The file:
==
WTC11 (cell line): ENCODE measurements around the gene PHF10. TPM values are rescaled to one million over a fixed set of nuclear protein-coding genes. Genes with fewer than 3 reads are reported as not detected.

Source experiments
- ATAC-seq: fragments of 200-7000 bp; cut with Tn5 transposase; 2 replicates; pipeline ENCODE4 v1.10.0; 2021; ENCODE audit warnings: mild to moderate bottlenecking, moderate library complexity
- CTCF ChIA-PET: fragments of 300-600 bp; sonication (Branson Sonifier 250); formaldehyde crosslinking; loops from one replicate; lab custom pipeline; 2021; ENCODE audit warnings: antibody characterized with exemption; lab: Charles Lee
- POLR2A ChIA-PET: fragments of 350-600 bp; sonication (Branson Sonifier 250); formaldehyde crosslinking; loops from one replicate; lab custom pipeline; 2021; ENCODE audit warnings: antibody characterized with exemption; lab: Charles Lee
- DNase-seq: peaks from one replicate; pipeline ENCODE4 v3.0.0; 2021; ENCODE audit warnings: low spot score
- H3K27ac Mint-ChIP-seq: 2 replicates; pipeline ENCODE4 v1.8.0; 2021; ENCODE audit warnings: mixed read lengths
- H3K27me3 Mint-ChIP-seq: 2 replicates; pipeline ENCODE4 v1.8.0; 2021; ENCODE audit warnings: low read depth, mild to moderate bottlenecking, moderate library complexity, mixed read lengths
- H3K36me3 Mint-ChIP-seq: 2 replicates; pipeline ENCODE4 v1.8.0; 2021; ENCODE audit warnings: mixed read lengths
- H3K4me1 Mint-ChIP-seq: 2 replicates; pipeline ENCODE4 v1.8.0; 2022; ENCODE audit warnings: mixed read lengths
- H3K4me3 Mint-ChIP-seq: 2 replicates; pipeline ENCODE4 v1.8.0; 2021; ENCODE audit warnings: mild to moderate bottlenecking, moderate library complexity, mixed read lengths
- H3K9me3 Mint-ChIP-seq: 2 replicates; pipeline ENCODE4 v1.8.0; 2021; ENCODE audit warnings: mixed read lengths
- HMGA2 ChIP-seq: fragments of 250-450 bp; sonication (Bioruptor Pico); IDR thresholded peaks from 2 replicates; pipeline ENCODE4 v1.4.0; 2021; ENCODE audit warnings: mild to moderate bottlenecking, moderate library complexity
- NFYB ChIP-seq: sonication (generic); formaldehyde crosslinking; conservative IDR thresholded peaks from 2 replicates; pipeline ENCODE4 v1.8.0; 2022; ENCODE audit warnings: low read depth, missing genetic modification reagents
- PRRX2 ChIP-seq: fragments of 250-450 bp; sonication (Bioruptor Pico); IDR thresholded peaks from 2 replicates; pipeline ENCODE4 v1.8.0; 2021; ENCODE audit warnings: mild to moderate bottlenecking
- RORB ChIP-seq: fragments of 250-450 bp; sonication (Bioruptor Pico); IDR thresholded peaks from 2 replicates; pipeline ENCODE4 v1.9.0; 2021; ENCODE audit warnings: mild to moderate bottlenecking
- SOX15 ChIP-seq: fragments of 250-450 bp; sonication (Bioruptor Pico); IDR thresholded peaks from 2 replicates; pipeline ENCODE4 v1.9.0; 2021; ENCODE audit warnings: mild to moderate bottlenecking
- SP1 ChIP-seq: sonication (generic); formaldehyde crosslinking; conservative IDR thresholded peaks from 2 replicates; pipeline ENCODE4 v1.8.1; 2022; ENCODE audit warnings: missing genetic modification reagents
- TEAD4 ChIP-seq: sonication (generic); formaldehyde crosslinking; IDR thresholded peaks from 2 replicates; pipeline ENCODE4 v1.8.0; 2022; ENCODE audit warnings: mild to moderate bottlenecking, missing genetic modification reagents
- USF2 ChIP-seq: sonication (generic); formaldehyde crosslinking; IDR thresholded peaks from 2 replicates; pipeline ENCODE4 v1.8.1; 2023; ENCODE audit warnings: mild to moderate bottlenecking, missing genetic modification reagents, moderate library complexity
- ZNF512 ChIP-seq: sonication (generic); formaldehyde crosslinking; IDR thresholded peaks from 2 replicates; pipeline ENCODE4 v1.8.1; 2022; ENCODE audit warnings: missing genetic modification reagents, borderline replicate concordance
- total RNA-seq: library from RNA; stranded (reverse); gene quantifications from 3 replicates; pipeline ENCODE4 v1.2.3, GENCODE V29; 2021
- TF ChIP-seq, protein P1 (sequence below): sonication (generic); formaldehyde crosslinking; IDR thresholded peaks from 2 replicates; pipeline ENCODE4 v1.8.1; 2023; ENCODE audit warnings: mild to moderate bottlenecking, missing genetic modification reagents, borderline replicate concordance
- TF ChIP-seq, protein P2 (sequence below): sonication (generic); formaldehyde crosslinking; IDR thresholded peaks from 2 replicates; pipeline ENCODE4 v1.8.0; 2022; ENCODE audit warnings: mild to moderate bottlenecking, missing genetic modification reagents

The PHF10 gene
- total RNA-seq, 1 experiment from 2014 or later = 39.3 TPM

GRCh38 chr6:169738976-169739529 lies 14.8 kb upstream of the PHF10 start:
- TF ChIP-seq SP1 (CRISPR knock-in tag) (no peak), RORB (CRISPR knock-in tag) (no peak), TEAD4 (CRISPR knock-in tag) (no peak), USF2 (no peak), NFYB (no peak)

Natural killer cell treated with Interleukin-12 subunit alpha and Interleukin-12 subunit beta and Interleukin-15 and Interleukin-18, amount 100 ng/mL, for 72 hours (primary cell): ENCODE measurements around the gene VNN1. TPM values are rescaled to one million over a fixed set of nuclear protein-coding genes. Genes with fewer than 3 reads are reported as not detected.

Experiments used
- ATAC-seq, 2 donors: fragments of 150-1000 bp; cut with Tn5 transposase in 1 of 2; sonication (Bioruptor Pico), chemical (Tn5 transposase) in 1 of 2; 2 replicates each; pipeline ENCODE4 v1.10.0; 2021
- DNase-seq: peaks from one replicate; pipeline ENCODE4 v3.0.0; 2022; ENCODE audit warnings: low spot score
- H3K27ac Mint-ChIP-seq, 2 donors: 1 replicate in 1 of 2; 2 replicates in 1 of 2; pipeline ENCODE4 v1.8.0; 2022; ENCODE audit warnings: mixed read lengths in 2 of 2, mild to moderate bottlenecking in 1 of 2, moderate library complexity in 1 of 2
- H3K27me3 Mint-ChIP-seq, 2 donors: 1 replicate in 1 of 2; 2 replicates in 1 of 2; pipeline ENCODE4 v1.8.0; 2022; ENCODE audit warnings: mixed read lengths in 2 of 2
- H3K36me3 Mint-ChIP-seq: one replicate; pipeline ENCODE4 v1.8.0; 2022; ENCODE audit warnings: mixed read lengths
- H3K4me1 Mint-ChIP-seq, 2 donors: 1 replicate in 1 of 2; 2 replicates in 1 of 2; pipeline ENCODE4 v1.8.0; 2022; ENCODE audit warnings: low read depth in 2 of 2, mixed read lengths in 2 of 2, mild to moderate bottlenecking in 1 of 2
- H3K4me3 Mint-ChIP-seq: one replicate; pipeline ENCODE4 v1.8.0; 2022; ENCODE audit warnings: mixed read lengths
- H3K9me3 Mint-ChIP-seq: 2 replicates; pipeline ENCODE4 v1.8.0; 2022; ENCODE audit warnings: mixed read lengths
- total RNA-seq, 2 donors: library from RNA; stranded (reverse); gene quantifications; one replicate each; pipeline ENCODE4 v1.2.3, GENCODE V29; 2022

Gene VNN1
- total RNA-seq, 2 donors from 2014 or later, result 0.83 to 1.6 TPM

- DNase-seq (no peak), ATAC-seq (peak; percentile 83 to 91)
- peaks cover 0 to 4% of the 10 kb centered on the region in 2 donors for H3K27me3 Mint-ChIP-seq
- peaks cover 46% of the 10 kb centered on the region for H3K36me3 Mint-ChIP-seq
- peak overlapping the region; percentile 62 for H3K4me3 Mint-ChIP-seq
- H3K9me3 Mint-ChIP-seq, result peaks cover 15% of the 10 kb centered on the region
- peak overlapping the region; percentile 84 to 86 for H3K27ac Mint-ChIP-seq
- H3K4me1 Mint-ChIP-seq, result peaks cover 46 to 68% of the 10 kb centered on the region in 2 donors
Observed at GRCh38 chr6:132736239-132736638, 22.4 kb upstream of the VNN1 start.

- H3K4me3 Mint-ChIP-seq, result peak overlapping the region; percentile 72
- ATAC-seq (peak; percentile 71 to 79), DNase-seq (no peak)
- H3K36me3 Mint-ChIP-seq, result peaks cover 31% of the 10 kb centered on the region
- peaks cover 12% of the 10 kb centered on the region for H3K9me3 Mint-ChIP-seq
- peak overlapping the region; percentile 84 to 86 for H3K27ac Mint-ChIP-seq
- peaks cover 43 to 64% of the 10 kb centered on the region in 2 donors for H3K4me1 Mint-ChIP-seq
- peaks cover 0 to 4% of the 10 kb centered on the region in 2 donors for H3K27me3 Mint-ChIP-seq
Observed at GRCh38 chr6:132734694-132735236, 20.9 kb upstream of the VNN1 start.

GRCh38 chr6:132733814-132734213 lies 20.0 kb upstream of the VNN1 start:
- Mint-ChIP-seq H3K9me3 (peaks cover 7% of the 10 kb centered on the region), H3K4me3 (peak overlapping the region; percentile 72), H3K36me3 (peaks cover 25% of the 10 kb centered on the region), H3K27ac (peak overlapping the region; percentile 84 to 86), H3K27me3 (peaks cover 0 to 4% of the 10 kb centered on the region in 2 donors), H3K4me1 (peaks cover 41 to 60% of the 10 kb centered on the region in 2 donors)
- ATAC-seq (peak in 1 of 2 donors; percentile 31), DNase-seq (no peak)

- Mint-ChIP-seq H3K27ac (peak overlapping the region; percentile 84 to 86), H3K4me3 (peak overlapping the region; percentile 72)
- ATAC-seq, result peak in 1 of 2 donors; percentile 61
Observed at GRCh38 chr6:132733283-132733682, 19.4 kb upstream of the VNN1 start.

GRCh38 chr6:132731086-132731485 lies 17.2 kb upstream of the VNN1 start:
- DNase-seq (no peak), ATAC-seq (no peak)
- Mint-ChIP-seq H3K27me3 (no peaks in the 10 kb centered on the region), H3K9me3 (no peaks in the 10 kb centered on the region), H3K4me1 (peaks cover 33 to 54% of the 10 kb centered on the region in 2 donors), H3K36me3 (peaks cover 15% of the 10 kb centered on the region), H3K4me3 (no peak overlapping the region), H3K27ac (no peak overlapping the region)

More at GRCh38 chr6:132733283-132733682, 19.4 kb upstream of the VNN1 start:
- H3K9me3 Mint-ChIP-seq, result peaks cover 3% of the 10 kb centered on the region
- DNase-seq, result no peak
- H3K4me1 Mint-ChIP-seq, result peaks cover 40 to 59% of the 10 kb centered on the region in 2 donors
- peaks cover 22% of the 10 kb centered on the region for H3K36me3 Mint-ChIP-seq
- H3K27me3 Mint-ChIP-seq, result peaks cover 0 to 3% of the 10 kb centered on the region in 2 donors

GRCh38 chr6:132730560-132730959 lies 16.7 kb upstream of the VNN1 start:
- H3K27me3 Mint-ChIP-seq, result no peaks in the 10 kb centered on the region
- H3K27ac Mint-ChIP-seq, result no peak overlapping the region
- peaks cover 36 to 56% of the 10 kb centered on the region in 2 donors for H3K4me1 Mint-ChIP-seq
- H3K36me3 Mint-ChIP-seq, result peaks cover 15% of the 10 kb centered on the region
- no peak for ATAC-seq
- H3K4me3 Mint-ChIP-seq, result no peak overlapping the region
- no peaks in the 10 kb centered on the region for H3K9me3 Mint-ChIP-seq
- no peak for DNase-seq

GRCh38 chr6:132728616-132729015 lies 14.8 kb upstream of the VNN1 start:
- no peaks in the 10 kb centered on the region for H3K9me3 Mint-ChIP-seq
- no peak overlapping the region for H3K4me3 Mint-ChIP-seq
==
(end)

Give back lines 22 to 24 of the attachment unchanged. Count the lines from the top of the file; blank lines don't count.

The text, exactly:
- total RNA-seq: library from RNA; stranded (reverse); gene quantifications from 3 replicates; pipeline ENCODE4 v1.2.3, GENCODE V29; 2021
- TF ChIP-seq, protein P1 (sequence below): sonication (generic); formaldehyde crosslinking; IDR thresholded peaks from 2 replicates; pipeline ENCODE4 v1.8.1; 2023; ENCODE audit warnings: mild to moderate bottlenecking, missing genetic modification reagents, borderline replicate concordance
- TF ChIP-seq, protein P2 (sequence below): sonication (generic); formaldehyde crosslinking; IDR thresholded peaks from 2 replicates; pipeline ENCODE4 v1.8.0; 2022; ENCODE audit warnings: mild to moderate bottlenecking, missing genetic modification reagents